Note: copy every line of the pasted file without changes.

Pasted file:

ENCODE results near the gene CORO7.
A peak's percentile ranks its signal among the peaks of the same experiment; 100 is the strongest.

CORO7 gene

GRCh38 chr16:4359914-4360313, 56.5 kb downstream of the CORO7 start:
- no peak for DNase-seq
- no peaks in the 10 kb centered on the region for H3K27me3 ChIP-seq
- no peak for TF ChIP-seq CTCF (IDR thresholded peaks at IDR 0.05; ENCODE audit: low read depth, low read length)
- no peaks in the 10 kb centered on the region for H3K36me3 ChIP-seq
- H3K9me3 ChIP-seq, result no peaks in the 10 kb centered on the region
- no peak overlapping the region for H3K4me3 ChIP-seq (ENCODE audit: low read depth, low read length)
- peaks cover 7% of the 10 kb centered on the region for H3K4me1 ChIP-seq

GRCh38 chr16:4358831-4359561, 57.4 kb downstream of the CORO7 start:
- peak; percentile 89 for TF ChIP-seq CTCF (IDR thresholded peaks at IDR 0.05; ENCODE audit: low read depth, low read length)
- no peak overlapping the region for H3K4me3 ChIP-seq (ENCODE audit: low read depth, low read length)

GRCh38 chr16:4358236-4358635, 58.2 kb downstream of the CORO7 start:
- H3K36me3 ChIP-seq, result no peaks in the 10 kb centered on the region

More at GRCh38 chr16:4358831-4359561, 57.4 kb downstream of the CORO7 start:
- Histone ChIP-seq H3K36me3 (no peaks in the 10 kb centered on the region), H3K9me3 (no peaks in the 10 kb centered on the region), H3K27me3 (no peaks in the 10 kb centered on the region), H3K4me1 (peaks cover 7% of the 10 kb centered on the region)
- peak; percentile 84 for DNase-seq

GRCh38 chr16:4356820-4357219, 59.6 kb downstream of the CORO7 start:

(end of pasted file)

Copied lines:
ENCODE results near the gene CORO7.
A peak's percentile ranks its signal among the peaks of the same experiment; 100 is the strongest.

CORO7 gene

GRCh38 chr16:4359914-4360313, 56.5 kb downstream of the CORO7 start:
- no peak for DNase-seq
- no peaks in the 10 kb centered on the region for H3K27me3 ChIP-seq
- no peak for TF ChIP-seq CTCF (IDR thresholded peaks at IDR 0.05; ENCODE audit: low read depth, low read length)
- no peaks in the 10 kb centered on the region for H3K36me3 ChIP-seq
- H3K9me3 ChIP-seq, result no peaks in the 10 kb centered on the region
- no peak overlapping the region for H3K4me3 ChIP-seq (ENCODE audit: low read depth, low read length)
- peaks cover 7% of the 10 kb centered on the region for H3K4me1 ChIP-seq

GRCh38 chr16:4358831-4359561, 57.4 kb downstream of the CORO7 start:
- peak; percentile 89 for TF ChIP-seq CTCF (IDR thresholded peaks at IDR 0.05; ENCODE audit: low read depth, low read length)
- no peak overlapping the region for H3K4me3 ChIP-seq (ENCODE audit: low read depth, low read length)

GRCh38 chr16:4358236-4358635, 58.2 kb downstream of the CORO7 start:
- H3K36me3 ChIP-seq, result no peaks in the 10 kb centered on the region

More at GRCh38 chr16:4358831-4359561, 57.4 kb downstream of the CORO7 start:
- Histone ChIP-seq H3K36me3 (no peaks in the 10 kb centered on the region), H3K9me3 (no peaks in the 10 kb centered on the region), H3K27me3 (no peaks in the 10 kb centered on the region), H3K4me1 (peaks cover 7% of the 10 kb centered on the region)
- peak; percentile 84 for DNase-seq

GRCh38 chr16:4356820-4357219, 59.6 kb downstream of the CORO7 start: